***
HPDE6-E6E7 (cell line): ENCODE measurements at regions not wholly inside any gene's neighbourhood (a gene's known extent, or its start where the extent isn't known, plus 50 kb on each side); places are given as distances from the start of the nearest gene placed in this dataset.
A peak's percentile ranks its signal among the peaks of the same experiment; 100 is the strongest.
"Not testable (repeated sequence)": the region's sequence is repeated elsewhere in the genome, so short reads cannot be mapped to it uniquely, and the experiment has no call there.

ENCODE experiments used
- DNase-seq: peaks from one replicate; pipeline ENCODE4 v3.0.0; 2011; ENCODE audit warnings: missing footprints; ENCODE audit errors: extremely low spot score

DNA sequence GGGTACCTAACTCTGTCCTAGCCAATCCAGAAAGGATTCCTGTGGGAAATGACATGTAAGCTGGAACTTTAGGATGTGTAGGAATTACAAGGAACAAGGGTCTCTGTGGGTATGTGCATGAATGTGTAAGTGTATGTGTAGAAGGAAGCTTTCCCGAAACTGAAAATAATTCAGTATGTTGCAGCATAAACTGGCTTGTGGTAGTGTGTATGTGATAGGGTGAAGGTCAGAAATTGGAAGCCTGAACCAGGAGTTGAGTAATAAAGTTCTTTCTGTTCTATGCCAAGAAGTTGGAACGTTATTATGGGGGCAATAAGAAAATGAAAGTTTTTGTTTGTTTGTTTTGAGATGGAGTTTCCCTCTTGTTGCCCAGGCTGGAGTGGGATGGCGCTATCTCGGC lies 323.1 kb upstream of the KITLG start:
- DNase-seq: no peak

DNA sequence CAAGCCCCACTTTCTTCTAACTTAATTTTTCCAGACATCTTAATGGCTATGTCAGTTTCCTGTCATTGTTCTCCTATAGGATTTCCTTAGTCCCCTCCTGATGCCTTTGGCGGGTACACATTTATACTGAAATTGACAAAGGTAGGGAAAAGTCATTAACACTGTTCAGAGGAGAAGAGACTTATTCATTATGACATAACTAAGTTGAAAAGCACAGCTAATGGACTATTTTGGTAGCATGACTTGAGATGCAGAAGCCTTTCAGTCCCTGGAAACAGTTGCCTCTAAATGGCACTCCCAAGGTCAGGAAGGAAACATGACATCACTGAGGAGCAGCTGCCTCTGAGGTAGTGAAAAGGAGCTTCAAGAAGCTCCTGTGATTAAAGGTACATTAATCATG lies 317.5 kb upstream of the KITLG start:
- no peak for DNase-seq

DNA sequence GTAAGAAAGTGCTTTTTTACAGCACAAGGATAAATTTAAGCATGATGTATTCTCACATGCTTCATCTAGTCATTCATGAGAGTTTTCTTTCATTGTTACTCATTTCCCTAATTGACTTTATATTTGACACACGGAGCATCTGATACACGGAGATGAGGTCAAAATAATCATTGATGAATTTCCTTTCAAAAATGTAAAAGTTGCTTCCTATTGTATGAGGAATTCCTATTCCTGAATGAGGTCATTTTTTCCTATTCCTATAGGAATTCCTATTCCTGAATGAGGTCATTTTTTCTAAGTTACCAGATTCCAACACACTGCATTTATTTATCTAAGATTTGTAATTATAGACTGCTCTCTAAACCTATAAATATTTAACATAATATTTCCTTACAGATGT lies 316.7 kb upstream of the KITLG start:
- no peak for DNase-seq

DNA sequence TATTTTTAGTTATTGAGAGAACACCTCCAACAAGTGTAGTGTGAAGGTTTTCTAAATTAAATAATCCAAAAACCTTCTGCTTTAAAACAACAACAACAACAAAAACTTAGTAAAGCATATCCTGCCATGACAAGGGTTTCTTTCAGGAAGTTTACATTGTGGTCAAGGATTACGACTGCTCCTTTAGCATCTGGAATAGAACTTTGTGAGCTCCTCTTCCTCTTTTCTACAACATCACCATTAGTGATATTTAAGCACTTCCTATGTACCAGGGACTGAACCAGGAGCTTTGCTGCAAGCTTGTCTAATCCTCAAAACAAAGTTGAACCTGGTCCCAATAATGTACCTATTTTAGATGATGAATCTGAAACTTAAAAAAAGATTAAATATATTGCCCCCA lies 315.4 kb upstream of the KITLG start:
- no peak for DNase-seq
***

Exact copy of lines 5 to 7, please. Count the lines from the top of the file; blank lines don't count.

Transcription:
- DNase-seq: peaks from one replicate; pipeline ENCODE4 v3.0.0; 2011; ENCODE audit warnings: missing footprints; ENCODE audit errors: extremely low spot score

DNA sequence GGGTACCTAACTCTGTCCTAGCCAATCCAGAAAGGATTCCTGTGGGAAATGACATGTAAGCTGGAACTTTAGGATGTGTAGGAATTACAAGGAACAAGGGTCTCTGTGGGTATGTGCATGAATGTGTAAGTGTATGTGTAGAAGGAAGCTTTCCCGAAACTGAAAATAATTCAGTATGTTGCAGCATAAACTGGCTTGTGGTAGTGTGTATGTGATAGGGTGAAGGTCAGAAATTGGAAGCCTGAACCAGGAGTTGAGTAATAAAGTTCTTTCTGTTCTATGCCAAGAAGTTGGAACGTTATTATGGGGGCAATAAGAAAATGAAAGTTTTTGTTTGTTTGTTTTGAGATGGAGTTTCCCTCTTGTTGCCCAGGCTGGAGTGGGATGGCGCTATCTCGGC lies 323.1 kb upstream of the KITLG start:
- DNase-seq: no peak